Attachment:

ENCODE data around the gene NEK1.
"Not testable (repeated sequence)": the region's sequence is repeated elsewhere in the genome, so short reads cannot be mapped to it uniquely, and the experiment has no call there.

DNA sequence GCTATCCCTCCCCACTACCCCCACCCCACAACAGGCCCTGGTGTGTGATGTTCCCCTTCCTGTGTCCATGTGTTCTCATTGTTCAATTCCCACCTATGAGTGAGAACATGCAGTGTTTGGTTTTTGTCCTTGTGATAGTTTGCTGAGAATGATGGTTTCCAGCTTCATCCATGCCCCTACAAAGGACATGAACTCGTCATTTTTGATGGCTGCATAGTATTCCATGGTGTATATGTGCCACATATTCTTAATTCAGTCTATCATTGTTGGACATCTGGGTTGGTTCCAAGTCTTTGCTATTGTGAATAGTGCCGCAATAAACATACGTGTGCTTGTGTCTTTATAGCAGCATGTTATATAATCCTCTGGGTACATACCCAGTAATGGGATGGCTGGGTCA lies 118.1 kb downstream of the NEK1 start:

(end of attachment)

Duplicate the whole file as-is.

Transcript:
ENCODE data around the gene NEK1.
"Not testable (repeated sequence)": the region's sequence is repeated elsewhere in the genome, so short reads cannot be mapped to it uniquely, and the experiment has no call there.

DNA sequence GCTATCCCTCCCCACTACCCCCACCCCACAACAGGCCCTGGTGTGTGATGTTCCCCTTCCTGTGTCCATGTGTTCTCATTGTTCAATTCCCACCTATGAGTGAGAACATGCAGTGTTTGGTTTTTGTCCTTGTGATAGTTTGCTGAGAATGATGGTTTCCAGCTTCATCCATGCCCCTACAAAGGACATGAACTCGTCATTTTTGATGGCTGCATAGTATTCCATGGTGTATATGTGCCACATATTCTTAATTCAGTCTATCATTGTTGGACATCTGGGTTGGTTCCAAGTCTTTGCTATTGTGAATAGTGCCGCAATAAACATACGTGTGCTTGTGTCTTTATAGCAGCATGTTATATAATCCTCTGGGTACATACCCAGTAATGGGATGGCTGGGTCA lies 118.1 kb downstream of the NEK1 start: